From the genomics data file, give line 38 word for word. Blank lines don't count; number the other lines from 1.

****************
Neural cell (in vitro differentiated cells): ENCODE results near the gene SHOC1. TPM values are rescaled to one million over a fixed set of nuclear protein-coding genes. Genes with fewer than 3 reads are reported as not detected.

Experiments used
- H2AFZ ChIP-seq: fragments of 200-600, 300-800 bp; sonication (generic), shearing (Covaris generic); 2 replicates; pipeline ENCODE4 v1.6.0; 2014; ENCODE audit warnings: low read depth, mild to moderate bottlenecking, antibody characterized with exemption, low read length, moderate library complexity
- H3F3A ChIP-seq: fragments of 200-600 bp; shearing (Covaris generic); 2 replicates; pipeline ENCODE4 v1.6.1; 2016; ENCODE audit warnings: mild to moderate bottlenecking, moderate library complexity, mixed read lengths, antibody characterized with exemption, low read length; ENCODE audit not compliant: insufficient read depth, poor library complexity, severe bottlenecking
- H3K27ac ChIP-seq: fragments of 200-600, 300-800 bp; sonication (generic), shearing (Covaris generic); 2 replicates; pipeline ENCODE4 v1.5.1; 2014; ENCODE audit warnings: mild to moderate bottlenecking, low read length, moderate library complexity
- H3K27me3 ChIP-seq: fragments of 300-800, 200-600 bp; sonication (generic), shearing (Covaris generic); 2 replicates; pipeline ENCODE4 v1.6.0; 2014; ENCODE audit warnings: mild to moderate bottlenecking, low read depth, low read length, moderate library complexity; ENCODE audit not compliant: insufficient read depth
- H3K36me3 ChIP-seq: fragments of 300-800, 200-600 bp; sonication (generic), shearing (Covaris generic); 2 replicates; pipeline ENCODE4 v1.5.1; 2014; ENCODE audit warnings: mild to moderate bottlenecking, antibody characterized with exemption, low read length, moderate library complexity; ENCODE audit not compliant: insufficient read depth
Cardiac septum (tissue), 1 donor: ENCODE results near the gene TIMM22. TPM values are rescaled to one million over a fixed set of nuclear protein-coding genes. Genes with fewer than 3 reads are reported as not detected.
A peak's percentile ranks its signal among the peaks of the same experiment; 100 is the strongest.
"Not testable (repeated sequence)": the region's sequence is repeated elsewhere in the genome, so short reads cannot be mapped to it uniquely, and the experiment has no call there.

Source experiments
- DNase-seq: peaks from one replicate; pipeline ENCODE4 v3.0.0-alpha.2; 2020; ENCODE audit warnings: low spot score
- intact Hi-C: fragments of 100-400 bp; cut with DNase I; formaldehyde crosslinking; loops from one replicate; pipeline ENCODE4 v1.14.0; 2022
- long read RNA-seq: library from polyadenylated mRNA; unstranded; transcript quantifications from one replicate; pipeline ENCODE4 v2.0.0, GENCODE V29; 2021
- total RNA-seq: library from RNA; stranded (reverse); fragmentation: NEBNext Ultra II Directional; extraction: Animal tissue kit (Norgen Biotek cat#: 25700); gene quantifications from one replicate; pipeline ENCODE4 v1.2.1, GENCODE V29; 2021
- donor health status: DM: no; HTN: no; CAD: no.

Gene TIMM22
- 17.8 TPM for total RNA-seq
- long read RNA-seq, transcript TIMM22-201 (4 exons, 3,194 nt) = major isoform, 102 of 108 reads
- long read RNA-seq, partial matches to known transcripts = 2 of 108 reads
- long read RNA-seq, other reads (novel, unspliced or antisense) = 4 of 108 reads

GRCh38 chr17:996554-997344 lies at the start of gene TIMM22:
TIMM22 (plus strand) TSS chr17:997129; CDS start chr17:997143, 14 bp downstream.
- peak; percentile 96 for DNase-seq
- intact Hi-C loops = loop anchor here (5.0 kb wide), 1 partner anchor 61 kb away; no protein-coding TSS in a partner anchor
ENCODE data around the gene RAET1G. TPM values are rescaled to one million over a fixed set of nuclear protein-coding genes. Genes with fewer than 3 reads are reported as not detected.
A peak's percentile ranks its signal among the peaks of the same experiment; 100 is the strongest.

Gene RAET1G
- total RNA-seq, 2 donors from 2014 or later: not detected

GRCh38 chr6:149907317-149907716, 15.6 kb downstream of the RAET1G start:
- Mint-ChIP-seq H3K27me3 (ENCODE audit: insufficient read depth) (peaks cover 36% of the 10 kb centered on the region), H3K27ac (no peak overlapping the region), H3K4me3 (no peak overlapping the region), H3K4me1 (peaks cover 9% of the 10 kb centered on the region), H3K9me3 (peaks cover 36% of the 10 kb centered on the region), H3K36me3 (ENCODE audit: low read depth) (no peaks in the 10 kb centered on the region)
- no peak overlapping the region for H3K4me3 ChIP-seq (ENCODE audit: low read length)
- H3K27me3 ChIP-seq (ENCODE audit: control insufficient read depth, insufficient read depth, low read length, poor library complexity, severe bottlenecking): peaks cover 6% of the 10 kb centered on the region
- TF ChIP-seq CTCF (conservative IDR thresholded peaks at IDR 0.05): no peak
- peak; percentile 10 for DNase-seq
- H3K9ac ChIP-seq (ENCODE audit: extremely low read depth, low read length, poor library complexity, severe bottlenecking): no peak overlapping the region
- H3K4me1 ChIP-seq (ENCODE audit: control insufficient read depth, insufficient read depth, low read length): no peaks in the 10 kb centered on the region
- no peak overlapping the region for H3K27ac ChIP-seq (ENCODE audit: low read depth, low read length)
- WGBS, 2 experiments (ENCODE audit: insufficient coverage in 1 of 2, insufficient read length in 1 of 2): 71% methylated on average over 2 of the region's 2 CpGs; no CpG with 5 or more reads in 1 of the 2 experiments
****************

- no peak overlapping the region for H3K27ac ChIP-seq (ENCODE audit: low read depth, low read length)